OSWEGO — Labette County commissioners decided that the Labette County Judicial Center in Parsons will close to the public beginning Wednesday and will open only if a judge is scheduled to hear cases there.
Commissioners made the decision Monday after meeting in closed session for a total of 55 minutes with the county attorney, sheriff and county counselor. They said the decision will help save tax money. Commissioners say 11th Judicial District Chief Judge Oliver Kent Lynch didn’t give notice or consult with the county when deciding to move a judge from Parsons to Oswego effective last week.
Chief Judge Lynch moved Judge Fred W. Johnson from Parsons to Oswego to conduct his busy criminal and civil docket. Court generally takes place in Parsons at the Judicial Center, though judges hold court periodically in Oswego on the third floor of the courthouse. Magistrate Judge Samuel Marsh from Columbus conducts traffic court in Oswego monthly. The 11th District includes Labette, Cherokee and Crawford counties.
Chief Judge Lynch didn’t offer a reason for the move and court administrator Mac Young never responded to a Sun inquiry about it.
Having court in Parsons and Oswego is increasing overtime for the sheriff, who is responsible for court security. Sheriff Darren Eichinger had already budgeted for full-time security in Parsons, he said. Security was also available in Oswego when judges held court, but that was only a couple of times a month previously.
Eichinger has said doubling the security detail could cost the county $250,000 to $300,000, especially if he has to add deputies to cover security. The county attorney may have to make adjustments in technology and perhaps personnel to address the court change and the increased caseload in Oswego. The main office is in Parsons, where most of the cases have been heard because that’s where most of the crime takes place.
Closing the county-owned building in Parsons will impact the public. The court clerk’s and county attorney’s offices will remain open in the Judicial Center in Parsons, though the public cannot get in the building. People paying fines on traffic tickets or signing up for marriage licenses or conducting other business in the court clerk’s office will have to travel to Oswego. The court clerk’s office is staffed by state employees. The county attorney’s office is staffed by county employees.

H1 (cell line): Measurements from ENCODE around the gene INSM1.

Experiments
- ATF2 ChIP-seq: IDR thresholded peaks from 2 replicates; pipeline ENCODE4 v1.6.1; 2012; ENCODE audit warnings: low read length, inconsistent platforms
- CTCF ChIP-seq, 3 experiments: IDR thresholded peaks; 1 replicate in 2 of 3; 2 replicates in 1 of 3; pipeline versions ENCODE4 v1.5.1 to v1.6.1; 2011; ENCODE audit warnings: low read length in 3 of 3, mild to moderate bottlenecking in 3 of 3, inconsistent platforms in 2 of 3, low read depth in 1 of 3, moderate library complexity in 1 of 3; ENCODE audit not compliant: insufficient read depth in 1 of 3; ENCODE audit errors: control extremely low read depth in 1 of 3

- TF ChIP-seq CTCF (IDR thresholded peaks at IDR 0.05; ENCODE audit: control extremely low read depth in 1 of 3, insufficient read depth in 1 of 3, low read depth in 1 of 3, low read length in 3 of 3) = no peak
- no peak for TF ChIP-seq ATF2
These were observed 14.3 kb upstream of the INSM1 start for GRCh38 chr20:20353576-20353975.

If a judge is in the Judicial Center hearing cases in retired Judge Jeffry L. Jack’s courtroom, the building will be open. A nominating committee named three judges to replace Judge Jack and sent those names to Gov. Laura Kelly’s office on Jan. 10. Gov. Kelly has until March 10 to name Jack’s replacement. Senior judges have heard some cases in Judge Jack’s courtroom in January, but there has been no judge in the building full-time since Judge Johnson was reassigned.
Commissioners said they hope to settle the issue with Chief Judge Lynch before Judge Jack’s replacement begins work.
“Our objective was not to throw tax dollars at an issue. This was the best alternative we have been able to come up with” for Labette County and taxpayers, Commission Chairman Lonie Addis said.
“It’s either do this or spend a quarter of a million dollars we do not have,” Commissioner Doug Allen said.
Addis said the county attorney and the sheriff can make adjustments but the change still will cost money in the long haul.
“Hopefully we can resolve this,” Allen said.
Commissioners met in closed session a week ago to discuss court security and included Chief Judge Lynch in the session by phone.
Allen said commissioners will negotiate with Lynch, though they haven’t spoken to him since last week.
“We tried to negotiate with him last week and this is the outcome,” Allen said.
Commissioner Fred Vail said: “This has been one of the toughest decisions we’ve had to make since I’ve been on the commission. But we had to protect tax dollars.”
Vail said commissioners may have to consider shutting down the Judicial Center permanently and moving court operations to the third floor of the courthouse in Oswego. That would require moving the cartography department to the second floor and perhaps other changes.
“It’s just an alternative. It’s something that we have to consider,” Vail said.
In their statement, commissioners say they are open to discussing alternative solutions with the presiding judge.
“These changes are made, unfortunately, due to the press of time (the Sheriff is already expending overtime to staff both locations) with the same courtesy and notice Judge Lynch gave us. …
“We hope this will be temporary, but Judge Lynch gave us no hint as to a timeline,” the commissioners’ statement said.
“We realize this is an imposition and inconvenience on the citizens of Labette County, but absent finding a quarter of a million dollars to run two separate court houses we have no choice if we are to keep taxes at their current level, which are already too high.
“The commission believes different areas of government should work together to achieve the goal of service to our citizens. We have been unable to do so in this situation; the 11th Judicial District being uncooperative.
“Unfortunately, the judiciary in Kansas sometimes acts without consideration of, or respect for, elected” officials’ duties, the statement concludes.